Views and Re-Views: Soviet Political Posters and Cartoons at The Fleming Museum

. January 24, 2010 . 0 Comments

Nearly twenty years after the demise of the Soviet Union, Views and Re-Views invites a post-Cold War assessment of Soviet graphic arts and presents a stunning array of images spanning more than six decades from the time of the Russian Civil War (1918-1921) – during which period the Bolsheviks and their western-backed opponents struggled for control of the new state – to the late Soviet period.

Mikhail BaljasnijDrawn from an extensive private collection of Soviet propaganda, this exhibition includes posters, cartoons, and photomontages. It suggests that artistic merit may be found in the service of political belief and subject to state regulation, and demonstrates stylistic diversity within works that are often characterized as Socialist Realism. It also exposes uncomfortable truths in Soviet views of the U.S. that can be evaluated anew, due to historical distance. In short, the exhibition asks viewers to view and re-view the relationship between the art of the high Soviet Union and that of the West, and perhaps to re-assimilate the art of the twentieth-century Soviet world into the mainstream of European and Western modernism.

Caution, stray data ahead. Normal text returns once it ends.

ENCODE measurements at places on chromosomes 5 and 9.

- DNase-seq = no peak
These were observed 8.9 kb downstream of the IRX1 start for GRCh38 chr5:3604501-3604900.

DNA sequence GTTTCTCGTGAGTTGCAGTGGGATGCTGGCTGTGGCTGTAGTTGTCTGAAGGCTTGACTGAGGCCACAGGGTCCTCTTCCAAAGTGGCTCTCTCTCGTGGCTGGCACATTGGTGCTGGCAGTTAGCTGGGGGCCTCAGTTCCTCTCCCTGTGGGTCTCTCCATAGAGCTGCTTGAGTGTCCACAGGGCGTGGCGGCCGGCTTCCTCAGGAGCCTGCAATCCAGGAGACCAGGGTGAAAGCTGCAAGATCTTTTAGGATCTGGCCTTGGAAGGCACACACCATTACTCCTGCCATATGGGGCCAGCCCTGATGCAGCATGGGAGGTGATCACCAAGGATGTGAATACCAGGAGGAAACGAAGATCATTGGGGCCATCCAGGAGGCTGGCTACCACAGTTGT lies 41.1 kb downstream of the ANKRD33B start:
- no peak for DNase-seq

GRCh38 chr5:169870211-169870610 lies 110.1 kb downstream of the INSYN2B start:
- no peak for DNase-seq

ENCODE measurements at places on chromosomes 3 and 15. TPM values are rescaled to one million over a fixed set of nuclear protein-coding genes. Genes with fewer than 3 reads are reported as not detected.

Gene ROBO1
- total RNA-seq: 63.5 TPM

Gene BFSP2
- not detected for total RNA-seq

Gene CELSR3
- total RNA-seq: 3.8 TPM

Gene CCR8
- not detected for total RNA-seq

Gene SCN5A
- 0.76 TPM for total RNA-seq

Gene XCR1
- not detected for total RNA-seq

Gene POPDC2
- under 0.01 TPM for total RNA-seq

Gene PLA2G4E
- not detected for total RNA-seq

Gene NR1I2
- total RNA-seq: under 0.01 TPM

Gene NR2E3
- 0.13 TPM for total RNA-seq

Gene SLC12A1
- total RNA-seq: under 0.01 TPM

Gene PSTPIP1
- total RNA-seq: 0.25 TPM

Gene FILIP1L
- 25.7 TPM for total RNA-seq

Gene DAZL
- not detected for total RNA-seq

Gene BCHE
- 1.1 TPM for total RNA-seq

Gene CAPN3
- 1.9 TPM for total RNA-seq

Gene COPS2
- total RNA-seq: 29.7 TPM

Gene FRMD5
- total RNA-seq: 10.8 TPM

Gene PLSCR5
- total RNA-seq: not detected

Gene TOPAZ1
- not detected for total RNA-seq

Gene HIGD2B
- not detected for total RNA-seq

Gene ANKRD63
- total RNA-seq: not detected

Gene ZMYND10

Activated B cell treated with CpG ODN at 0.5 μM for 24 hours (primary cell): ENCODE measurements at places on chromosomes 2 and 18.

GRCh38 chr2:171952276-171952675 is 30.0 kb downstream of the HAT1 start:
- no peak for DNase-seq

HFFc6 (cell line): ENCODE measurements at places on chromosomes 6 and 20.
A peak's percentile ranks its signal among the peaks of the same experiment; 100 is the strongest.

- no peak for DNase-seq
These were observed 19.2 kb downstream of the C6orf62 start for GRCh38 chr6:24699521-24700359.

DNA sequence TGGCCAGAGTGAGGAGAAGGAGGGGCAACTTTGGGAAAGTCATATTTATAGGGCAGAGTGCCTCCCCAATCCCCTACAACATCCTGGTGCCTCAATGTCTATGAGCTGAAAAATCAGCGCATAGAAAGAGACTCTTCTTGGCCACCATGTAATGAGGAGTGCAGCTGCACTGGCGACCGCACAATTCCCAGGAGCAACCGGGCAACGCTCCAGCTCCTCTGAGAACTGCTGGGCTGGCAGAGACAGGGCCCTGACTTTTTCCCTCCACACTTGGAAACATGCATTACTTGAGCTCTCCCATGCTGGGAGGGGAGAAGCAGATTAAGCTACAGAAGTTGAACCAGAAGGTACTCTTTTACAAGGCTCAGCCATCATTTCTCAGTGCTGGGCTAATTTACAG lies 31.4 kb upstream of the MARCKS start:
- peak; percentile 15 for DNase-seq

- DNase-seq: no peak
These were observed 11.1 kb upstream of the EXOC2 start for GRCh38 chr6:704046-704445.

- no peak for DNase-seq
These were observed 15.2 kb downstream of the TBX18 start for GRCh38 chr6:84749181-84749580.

This exhibition was organized by the Davi Winton Bell Gallery, Brown University.

The Robert Hull Fleming Museum at the University of Vermont is located in Burlington, the Fleming Museum is Vermont’s leading museum of art and anthropology. Since its opening in 1931, the Fleming Museum has brought world-class art and diverse visual culture to the University of Vermont and to the people of northern New England. With a collection of 20,000 objects from cultures worldwide and nine special exhibitions annually, the Museum attracts visitors of all ages from throughout the region.

Fleming Museum 61 Colchester Avenue Burlington, Vermont 05405 USA

www.uvm.edu/~fleming

Image: Mikhail Baljasnij, Communism means Soviets, plus the electrification of the whole country, 1930. Lithograph, 9 1⁄4” x 27 3⁄4”. Courtesy private collection

Category: Museum News

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